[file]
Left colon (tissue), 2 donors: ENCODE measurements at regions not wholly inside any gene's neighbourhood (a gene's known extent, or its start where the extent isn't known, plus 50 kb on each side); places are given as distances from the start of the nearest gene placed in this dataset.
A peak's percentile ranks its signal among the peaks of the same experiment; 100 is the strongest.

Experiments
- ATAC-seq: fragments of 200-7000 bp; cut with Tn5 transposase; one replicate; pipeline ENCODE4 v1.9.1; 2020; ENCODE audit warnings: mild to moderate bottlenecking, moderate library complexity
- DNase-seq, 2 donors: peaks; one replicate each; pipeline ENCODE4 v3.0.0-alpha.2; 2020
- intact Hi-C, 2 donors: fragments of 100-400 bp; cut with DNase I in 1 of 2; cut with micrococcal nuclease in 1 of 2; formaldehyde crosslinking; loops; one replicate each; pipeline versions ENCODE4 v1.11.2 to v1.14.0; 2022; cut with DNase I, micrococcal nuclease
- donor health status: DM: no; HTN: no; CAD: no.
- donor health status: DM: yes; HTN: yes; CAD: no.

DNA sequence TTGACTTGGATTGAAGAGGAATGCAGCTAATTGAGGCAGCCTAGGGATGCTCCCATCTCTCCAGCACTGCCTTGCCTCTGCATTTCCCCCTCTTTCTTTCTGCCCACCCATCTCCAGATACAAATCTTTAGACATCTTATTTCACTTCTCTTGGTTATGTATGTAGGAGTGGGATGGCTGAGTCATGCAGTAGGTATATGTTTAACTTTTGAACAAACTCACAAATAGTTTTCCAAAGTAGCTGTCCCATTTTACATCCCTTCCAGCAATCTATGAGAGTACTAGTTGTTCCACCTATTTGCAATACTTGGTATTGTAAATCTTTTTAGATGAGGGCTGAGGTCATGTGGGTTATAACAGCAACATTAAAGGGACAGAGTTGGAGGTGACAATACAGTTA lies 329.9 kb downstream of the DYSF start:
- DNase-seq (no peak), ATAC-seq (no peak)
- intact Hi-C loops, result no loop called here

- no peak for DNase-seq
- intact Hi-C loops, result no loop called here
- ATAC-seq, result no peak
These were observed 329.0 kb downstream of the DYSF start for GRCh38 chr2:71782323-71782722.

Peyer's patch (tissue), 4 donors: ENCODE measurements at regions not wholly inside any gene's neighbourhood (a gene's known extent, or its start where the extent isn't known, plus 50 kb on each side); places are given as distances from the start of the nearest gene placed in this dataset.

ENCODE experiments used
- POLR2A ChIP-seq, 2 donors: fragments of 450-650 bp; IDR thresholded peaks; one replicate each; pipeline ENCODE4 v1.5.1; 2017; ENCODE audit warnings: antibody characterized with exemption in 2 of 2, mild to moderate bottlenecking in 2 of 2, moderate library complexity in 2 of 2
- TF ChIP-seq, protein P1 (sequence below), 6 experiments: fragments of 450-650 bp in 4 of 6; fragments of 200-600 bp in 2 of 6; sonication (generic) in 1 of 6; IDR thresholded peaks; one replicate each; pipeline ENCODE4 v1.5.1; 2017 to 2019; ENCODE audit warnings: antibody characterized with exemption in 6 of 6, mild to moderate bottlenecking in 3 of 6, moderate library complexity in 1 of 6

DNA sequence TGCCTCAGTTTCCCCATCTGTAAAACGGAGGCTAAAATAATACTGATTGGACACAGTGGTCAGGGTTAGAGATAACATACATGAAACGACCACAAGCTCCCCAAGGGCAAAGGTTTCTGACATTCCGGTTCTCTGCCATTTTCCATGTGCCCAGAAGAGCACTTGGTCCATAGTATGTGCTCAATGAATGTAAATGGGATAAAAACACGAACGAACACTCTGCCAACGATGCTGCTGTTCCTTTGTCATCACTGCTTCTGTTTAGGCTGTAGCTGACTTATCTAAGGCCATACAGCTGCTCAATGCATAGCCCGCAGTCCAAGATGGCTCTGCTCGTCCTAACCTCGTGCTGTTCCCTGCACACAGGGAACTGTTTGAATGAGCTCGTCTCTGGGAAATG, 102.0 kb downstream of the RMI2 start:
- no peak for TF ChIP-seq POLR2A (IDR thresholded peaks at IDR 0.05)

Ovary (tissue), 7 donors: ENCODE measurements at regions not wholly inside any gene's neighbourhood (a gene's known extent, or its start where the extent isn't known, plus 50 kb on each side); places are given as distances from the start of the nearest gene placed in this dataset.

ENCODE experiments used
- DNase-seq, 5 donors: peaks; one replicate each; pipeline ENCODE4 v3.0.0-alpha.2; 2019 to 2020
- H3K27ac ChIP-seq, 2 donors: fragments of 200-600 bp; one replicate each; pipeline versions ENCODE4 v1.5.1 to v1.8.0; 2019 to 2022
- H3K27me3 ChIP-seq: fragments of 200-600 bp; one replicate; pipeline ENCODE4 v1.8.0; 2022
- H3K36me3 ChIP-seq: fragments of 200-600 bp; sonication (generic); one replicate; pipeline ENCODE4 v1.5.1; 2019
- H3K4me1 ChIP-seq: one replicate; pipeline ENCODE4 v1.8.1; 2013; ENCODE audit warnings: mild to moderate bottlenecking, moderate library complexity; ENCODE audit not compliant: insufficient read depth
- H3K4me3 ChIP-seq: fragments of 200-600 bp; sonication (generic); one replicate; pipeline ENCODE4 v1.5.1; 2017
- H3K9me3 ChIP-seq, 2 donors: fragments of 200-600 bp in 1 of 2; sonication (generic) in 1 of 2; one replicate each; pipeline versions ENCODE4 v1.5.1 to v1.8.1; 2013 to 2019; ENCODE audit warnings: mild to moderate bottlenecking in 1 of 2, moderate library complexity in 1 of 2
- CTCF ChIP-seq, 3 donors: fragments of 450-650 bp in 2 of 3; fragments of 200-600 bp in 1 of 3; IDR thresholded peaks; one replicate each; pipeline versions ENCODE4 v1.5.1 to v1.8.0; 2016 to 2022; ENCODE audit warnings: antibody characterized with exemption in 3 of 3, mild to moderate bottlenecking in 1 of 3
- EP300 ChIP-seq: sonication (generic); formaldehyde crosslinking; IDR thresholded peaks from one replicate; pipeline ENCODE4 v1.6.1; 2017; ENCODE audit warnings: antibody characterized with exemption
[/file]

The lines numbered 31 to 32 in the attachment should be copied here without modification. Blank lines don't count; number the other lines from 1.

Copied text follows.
- CTCF ChIP-seq, 3 donors: fragments of 450-650 bp in 2 of 3; fragments of 200-600 bp in 1 of 3; IDR thresholded peaks; one replicate each; pipeline versions ENCODE4 v1.5.1 to v1.8.0; 2016 to 2022; ENCODE audit warnings: antibody characterized with exemption in 3 of 3, mild to moderate bottlenecking in 1 of 3
- EP300 ChIP-seq: sonication (generic); formaldehyde crosslinking; IDR thresholded peaks from one replicate; pipeline ENCODE4 v1.6.1; 2017; ENCODE audit warnings: antibody characterized with exemption